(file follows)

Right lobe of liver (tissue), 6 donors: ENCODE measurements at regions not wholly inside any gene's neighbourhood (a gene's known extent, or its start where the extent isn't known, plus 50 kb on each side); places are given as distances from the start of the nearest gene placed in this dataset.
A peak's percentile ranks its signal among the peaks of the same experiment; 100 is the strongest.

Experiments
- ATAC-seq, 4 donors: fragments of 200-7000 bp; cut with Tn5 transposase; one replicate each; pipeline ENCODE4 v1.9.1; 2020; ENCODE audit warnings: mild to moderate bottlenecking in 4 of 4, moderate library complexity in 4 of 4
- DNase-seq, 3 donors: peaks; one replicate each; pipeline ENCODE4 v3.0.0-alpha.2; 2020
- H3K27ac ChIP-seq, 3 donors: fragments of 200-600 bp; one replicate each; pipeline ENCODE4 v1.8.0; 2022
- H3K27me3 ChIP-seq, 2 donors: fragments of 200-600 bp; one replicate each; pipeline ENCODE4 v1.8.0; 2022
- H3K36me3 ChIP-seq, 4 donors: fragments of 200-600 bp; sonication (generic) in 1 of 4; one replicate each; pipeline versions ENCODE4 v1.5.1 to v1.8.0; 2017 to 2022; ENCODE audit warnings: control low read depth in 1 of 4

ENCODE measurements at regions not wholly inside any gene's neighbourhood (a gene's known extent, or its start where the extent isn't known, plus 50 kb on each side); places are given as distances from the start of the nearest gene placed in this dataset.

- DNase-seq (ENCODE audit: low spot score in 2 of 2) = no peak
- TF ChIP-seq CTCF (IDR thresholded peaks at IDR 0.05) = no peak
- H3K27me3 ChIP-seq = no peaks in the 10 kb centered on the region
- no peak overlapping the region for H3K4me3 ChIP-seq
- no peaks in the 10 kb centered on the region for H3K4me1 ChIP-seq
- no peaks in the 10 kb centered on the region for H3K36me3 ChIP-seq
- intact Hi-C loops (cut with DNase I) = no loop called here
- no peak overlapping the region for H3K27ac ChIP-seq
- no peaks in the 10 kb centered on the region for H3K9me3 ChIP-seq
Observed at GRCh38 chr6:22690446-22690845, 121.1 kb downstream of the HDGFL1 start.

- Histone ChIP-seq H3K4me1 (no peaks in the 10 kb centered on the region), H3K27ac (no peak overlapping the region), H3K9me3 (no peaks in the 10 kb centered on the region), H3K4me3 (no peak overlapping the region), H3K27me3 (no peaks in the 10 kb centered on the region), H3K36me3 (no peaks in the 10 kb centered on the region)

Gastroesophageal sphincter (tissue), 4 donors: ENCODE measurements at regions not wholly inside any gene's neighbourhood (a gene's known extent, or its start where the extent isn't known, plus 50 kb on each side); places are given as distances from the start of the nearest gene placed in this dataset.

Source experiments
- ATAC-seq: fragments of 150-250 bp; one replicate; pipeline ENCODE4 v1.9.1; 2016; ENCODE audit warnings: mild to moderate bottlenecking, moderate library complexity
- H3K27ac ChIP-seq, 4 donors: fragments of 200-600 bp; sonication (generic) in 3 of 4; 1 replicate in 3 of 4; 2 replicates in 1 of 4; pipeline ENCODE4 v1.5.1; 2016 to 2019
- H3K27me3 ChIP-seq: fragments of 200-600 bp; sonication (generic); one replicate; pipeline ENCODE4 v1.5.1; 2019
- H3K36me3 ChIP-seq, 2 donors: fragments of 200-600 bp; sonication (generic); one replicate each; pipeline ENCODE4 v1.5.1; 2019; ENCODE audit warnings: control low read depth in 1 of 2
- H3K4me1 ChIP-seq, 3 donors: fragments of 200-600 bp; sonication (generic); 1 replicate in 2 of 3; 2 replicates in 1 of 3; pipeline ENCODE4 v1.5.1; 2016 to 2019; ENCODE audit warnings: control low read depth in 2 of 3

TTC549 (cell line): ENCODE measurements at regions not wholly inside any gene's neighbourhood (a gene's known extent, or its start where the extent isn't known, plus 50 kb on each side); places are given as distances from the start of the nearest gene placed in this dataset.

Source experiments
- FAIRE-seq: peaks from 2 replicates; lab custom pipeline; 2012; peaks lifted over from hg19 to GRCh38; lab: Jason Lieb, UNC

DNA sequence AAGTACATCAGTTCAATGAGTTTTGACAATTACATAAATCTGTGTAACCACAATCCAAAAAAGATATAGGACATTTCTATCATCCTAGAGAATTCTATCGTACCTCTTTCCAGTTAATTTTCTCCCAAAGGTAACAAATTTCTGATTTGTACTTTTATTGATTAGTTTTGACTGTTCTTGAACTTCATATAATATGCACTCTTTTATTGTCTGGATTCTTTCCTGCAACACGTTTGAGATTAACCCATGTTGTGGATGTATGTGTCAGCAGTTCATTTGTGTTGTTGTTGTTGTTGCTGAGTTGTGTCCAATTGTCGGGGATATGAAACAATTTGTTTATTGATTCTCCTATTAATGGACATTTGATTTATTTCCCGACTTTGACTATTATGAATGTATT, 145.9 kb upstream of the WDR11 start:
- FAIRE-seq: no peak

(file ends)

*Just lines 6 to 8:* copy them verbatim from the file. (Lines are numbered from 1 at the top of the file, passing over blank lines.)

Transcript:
- H3K27ac ChIP-seq, 3 donors: fragments of 200-600 bp; one replicate each; pipeline ENCODE4 v1.8.0; 2022
- H3K27me3 ChIP-seq, 2 donors: fragments of 200-600 bp; one replicate each; pipeline ENCODE4 v1.8.0; 2022
- H3K36me3 ChIP-seq, 4 donors: fragments of 200-600 bp; sonication (generic) in 1 of 4; one replicate each; pipeline versions ENCODE4 v1.5.1 to v1.8.0; 2017 to 2022; ENCODE audit warnings: control low read depth in 1 of 4